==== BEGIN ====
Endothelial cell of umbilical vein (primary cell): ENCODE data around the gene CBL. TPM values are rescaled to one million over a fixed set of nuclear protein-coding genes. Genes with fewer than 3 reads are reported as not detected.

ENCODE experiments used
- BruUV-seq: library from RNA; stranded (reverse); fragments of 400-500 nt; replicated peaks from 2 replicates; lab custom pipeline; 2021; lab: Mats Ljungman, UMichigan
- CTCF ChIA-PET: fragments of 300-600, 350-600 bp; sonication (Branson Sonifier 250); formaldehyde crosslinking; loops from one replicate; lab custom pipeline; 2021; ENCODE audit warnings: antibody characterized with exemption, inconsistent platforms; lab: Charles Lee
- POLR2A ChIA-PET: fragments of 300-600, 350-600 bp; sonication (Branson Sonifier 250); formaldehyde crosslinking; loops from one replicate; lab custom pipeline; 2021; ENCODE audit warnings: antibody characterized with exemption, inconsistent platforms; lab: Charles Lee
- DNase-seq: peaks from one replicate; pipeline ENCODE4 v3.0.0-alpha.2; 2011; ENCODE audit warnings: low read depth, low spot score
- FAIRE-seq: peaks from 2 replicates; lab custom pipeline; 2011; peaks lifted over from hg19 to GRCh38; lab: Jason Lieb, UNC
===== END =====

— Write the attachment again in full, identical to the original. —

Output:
Endothelial cell of umbilical vein (primary cell): ENCODE data around the gene CBL. TPM values are rescaled to one million over a fixed set of nuclear protein-coding genes. Genes with fewer than 3 reads are reported as not detected.

ENCODE experiments used
- BruUV-seq: library from RNA; stranded (reverse); fragments of 400-500 nt; replicated peaks from 2 replicates; lab custom pipeline; 2021; lab: Mats Ljungman, UMichigan
- CTCF ChIA-PET: fragments of 300-600, 350-600 bp; sonication (Branson Sonifier 250); formaldehyde crosslinking; loops from one replicate; lab custom pipeline; 2021; ENCODE audit warnings: antibody characterized with exemption, inconsistent platforms; lab: Charles Lee
- POLR2A ChIA-PET: fragments of 300-600, 350-600 bp; sonication (Branson Sonifier 250); formaldehyde crosslinking; loops from one replicate; lab custom pipeline; 2021; ENCODE audit warnings: antibody characterized with exemption, inconsistent platforms; lab: Charles Lee
- DNase-seq: peaks from one replicate; pipeline ENCODE4 v3.0.0-alpha.2; 2011; ENCODE audit warnings: low read depth, low spot score
- FAIRE-seq: peaks from 2 replicates; lab custom pipeline; 2011; peaks lifted over from hg19 to GRCh38; lab: Jason Lieb, UNC